Inclusion is not a zero-sum game: We do not have to prioritize this group over that group to win. Business does not lose by having inclusive mindsets. We can open our frame to include more and to consider the needs of the people who are intentionally and unintentionally excluded. Focusing on inclusion expands who can access goods and services. That is a win-win for everyone. So as a response to exclusionary triggers, we can ask questions that can promote greater inclusion such as: “Who else?,” “What else?,” “How else?,” “To what extent can we include…?”. How can we collaborate with the people who are normally excluded leading to better results? As designers and researchers, we can learn to use inclusive framing in the way we create focus in the work we do.

Toward More Balanced Inclusion

In addition to learning to recognize exclusion of an individual, there are several other levels that we should constantly examine to see if they are inclusive or exclusive:

  • The team level: How diverse are our teams? Do they reflect the diversity of the people that they serve or could be serving? Is there diversity in age, gender, sexuality, income, education level, and ability status? How can we consciously make our teams more diverse?
  • The end-user level: Do we understand who the end-user will be? If this group is not diverse, why is it not? Can we intentionally address the needs and concerns of gay people, poor people, black people, disabled people, and other sometimes invisible groups? How will we understand these many perspectives? This brings us back to our teams. Diverse teams will design better products for diverse audiences.
  • The business level: Can product stakeholders adopt inclusive practices with the understanding that it is good for the business? Having inclusive products increases the quality of products and services, and it is good for the business. Moreover, retroactively addressing inclusion and accessibility flaws is expensive and creates monumental liability risks.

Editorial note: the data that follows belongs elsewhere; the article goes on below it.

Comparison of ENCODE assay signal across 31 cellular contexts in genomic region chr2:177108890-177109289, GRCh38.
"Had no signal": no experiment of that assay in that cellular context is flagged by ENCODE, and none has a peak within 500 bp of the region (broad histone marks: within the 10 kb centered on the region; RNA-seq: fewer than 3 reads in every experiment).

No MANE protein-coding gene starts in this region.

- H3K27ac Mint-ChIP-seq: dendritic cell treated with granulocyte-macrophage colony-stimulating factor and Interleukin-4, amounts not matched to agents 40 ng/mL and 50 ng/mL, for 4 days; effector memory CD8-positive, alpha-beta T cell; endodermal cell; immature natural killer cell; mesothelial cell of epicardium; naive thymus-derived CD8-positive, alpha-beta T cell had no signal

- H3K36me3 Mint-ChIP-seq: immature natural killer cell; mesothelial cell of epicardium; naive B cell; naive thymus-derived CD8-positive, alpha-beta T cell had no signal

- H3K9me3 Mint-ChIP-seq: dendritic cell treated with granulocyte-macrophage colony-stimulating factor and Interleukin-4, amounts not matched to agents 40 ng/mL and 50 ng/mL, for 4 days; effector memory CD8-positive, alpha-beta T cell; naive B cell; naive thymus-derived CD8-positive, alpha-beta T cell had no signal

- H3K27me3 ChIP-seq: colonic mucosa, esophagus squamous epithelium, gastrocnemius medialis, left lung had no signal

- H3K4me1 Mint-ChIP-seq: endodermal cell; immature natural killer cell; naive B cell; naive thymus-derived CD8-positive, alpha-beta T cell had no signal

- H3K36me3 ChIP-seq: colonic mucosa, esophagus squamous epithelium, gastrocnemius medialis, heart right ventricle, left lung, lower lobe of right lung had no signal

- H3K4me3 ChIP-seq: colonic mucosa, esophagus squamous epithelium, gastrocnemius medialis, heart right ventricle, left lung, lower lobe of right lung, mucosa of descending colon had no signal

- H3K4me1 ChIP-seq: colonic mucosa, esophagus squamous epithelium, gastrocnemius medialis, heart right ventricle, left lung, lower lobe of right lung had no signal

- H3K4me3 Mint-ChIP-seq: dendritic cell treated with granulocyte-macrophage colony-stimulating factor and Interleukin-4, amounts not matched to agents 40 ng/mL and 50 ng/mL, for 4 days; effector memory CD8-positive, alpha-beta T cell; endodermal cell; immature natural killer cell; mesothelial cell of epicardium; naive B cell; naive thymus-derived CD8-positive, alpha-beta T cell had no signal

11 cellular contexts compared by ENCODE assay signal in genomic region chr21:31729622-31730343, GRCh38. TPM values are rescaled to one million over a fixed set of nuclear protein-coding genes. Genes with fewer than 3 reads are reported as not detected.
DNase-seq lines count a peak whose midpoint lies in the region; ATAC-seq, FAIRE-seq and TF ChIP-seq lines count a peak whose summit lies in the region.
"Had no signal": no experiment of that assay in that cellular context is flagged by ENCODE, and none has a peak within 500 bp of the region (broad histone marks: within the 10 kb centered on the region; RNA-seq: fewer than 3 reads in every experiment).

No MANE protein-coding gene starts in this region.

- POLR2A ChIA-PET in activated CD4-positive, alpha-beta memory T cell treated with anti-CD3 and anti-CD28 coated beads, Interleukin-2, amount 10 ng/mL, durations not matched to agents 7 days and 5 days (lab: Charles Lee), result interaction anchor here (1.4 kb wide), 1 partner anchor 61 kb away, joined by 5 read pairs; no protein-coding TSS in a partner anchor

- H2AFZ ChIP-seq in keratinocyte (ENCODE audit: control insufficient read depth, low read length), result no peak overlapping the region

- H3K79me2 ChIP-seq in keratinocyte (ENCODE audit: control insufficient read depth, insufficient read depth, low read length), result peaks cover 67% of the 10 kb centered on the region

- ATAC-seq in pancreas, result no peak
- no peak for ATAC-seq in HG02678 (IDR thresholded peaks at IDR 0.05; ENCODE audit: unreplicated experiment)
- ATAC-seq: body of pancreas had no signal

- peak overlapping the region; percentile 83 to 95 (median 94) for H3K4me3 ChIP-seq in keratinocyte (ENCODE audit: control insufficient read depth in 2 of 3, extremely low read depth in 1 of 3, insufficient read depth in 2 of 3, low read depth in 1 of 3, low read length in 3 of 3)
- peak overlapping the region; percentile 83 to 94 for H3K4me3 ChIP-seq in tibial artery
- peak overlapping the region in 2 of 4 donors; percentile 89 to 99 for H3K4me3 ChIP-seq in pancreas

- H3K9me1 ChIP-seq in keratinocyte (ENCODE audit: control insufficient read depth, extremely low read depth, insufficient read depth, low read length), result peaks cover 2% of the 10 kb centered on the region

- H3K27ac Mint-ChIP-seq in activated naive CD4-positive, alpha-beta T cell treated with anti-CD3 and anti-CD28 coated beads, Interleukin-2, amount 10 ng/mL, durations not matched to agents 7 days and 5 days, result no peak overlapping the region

• The technological level (high-end vs. low-end): Does the product cater to diversity in technological access? What is the experience of people with limited connectivity or data bandwidth? Whom do we exclude by some of the technological constraints of the products and services that we create? How can we open the constraints to be more inclusive?

A Selection of Tools to See Exclusive Practices and Promote Inclusion

So far, we have been focusing on recognizing exclusion. In this section, we will concentrate on sharing tools that we have created to help designers and researchers to develop the instinct to recognize exclusion, reveal their own biases, and spread inclusive habits across organizations.

The Positionality Wheel: Making Biases Explicit

It can be difficult to see where one’s personal biases may lie. In qualitative research, researchers delineate their positionality, which means that they reflect and describe their identity and worldview and how these impact their work. This is often presented in a “positionality statement,” where one can reflect on their positionality to understand where their biases might lie. Bringing elements of our identities and our biases to the forefront can help us see which of our own practices might be exclusionary.

Graphic: The question: Who am I? is surrounded by self-descriptors such as age, gender and sexuality, parental status, and so on.

Figure 1. On the left the Positionality Wheel, and on the right, a Positionality Wheel that has been completed by students in a class. (Created by Noel, 2018.)

The Positionality Wheel (Figure 1) is an activity created to help designers and researchers reflect on their identities and their teams’ composition before starting their work. The wheel was developed around elements that could help a researcher write a positionality statement. This activity encourages all participants to reflect on their identity facets from more visible factors such as race, gender, age, and other invisible facets, such as ability status, class, education, and even their languages.